Tucker Carlson's recent defense of the Great Replacement Theory garnered a lot of media attention, including condemnation by the Anti-Defamation League. But it is spreading like wildfire on the right. Perhaps we shouldn't be surprise that Carlson's segment was heralded by the likes of Charlie Kirk and white working class defender J.D. Vance. It is, however, worth noting that it has been picked up by Republican politicians.
During a hearing on the root causes of migration from Central American countries this week, Rep. Scott Perry (R-PA) said this:
“For many Americans,” Perry began, “what seems to be happening or what they believe right now is happening is, what appears to them is we’re replacing national-born American — native-born Americans to permanently transform the political landscape of this very nation.”
Sen. Ron Johnson (R-WI), who never met a conspiracy theory he didn't like, weighed in as well.
Sen. Ron Johnson:— Brendan Karet 🚮 (@bad_takes) April 15, 2021
"This administration wants complete open borders, and you have to ask yourself why.
Is it really they want to remake the demographics of America, to ensure their -- that they stay in power forever? Is that what's happening here?" pic.twitter.com/kk6QwxQHI3
It is important to keep in mind that the Great Replacement Theory spurred killing sprees in Christchurch, New Zealand; Poway, California; and El Paso, Texas, indicating that this kind of rhetoric has the potential to be deadly—even as it becomes a mainstay of the Republican Party.
Following Carlson's recent use of the rhetoric, Fox Corp. stood behind their television personality. Perhaps that is because what he said has been repeated on that network many times. Take a look at this compilation put together by Media Matters almost two years ago.
It's not just Tucker Carlson. The racist "replacement" theory is all over Fox News pic.twitter.com/lF1azhzT2Y— Media Matters (@mmfa) April 14, 2021
While several "rationales" are used to justify this fear of "foreign invaders," the most common is that it is a ploy by Democrats to build their voter base, indicating that the Republican Party either can't or won't win their votes. That is despite the fact that pundits have been focusing on the increase in Hispanic support for Trump in 2020. One can only surmise that ginning up the racist fears of their white supporters is more important than garnering votes from immigrants or people of color.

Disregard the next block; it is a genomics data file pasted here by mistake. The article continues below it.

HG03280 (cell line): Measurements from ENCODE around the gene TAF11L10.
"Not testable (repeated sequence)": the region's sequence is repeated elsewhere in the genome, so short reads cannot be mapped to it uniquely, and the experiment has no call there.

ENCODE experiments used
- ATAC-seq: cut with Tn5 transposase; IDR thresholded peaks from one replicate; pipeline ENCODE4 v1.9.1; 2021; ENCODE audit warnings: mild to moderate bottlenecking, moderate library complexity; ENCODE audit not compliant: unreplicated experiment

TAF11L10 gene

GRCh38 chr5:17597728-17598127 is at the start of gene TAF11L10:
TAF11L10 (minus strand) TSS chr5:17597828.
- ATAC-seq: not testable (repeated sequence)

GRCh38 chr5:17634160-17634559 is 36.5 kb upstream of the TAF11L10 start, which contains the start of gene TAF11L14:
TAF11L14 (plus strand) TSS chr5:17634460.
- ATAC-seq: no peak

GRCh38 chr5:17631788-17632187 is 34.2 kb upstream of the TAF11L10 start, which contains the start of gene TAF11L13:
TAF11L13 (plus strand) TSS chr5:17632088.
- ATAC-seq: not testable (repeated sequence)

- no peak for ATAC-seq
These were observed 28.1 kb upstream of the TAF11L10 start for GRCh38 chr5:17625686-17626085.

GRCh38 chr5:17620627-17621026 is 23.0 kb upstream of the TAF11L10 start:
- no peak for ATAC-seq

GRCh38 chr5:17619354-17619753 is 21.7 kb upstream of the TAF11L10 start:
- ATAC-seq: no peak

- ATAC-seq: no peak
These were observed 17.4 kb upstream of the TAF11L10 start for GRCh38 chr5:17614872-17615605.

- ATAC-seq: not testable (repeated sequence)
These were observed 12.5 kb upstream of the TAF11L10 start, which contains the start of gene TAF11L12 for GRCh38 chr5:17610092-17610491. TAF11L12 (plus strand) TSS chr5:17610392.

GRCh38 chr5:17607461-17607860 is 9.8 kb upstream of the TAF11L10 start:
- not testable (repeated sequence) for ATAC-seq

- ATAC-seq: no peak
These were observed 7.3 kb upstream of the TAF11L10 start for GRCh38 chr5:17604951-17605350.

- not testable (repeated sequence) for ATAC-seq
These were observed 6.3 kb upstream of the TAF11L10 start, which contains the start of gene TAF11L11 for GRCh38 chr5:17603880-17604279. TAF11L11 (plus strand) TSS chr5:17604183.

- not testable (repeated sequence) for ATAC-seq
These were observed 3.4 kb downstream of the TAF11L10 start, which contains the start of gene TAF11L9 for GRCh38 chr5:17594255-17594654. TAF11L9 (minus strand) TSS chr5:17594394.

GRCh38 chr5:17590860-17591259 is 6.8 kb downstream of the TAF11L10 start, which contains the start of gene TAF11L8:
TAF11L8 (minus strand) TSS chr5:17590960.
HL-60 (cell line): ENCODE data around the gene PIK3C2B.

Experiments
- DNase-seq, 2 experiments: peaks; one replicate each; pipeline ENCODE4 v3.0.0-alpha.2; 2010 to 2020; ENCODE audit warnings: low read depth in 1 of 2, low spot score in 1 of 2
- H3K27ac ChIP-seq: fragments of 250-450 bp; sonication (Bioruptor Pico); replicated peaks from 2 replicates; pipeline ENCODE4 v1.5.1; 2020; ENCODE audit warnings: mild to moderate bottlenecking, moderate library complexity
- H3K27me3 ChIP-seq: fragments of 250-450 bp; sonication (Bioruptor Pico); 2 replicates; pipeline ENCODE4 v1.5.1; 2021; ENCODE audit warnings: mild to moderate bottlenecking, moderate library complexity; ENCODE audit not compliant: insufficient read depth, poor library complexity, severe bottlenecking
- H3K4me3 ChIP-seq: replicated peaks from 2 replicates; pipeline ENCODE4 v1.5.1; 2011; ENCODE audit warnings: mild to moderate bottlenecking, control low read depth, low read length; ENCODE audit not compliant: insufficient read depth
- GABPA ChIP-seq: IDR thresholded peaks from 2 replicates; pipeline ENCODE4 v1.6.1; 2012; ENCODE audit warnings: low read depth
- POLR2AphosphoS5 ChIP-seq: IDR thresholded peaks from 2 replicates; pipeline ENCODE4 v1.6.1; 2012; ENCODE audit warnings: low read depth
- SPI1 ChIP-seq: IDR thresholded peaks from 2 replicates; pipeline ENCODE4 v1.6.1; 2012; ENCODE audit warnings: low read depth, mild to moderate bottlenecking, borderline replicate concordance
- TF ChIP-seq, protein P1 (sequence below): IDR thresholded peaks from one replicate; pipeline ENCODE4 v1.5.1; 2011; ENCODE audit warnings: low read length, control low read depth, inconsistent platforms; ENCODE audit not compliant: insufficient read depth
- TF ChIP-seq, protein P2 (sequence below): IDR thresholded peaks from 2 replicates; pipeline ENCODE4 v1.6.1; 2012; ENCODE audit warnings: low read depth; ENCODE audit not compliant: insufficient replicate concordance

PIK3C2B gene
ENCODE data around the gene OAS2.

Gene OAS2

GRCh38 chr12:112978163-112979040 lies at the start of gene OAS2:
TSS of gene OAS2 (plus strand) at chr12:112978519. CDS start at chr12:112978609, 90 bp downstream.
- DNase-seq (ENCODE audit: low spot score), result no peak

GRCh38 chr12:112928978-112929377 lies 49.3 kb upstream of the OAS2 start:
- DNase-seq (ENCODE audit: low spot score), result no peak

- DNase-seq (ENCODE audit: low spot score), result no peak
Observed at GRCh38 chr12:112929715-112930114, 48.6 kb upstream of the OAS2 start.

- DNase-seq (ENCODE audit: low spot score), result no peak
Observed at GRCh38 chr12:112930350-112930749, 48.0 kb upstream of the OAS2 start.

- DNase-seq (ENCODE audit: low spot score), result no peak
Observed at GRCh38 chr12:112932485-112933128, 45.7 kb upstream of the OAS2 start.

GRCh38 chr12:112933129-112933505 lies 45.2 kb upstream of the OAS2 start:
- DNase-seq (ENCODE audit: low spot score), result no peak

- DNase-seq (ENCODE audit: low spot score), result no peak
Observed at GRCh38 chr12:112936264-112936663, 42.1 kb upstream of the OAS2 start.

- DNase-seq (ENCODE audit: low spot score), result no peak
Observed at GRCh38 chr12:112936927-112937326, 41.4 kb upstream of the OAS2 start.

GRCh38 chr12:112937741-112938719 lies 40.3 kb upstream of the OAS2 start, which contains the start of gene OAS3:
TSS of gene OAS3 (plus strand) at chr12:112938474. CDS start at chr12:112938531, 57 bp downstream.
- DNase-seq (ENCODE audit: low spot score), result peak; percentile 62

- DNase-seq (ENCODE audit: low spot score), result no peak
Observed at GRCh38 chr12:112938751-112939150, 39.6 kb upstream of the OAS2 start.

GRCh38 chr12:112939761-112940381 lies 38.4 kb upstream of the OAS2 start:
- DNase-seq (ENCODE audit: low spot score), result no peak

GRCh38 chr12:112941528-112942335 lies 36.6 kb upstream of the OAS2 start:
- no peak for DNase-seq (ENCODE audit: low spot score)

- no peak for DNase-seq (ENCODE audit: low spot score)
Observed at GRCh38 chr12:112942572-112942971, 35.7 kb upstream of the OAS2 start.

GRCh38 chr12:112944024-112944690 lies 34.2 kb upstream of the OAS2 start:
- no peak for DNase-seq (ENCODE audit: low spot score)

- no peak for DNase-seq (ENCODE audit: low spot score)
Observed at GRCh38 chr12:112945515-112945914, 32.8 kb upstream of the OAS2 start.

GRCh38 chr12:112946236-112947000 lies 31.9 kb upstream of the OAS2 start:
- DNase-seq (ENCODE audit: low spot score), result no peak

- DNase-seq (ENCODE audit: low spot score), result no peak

This is how things work in the Republican Party these days. Toxic ideas are introduced on right wing media and eventually saturate their viewers sufficiently that elected Republicans pick them up. That is how the GOP became the party that openly embraces KKK ideology. The formation of an "America First Caucus" dedicated to protecting "Anglo-Saxon political traditions" is merely the next step in the process.
There are many things that have triggered this alignment of the GOP with KKK ideology. But white supremacists Richard Spencer articulated the reason for its most recent escalation back in 2015 (emphasis mine).
“Trump, on a gut level, kind of senses that this is about demographics, ultimately. We’re moving into a new America.” He said, “I don’t think Trump is a white nationalist,” but he did believe that Trump reflected “an unconscious vision that white people have – that their grandchildren might be a hated minority in their own country. I think that scares us. They probably aren’t able to articulate it. I think it’s there. I think that, to a great degree, explains the Trump phenomenon.”
The idea that white people will become a minority due to an "invasion" of foreigners immigrating to this country is—interestingly enough—not only racist, but a lie. Back in 2018, Trump proposed some drastic changes to our immigration system that were undoubtably crafted by white supremacist Stephen Miller. The Washington Post analyzed their impact and concluded that they would merely "delay the date that white Americans become a minority of the population by as few as one or as many as five additional years." Here's why:
[W]hile these effects of delaying the United States' diversification would be significant, they would not fundamentally change the country's demographic destiny. Experts say the main driver of diversification in the United States is the native-born Hispanic population, which grew by about 5 million from 2010 to 2016, just as the native-born white population shrank by about 400,000 over the same period, according to Census Bureau data...
“You can shut the door to everyone in the world and that won’t change,” said Roberto Suro, an immigration and demography expert at the University of Southern California. “The president can’t do anything about that. If your primary concern is that the American population is becoming less white, it’s already too late.”
Republicans can howl all they want about "foreign invaders," but this country's demographic destiny is already baked in the cake. The party of the KKK refuses to accept that, meaning that the next few years are going to be a pretty rocky ride.
I recently watched the movie, Son of the South, which is based on the true story of white civil rights activist Bob Zellner. I was particularly struck by a scene that happened early in the movie where Rosa Parks (played by Sharrone Lanier) offers a warning to Zellner (played by Lucas Till). It comes at about the 1:35 mark in this trailer.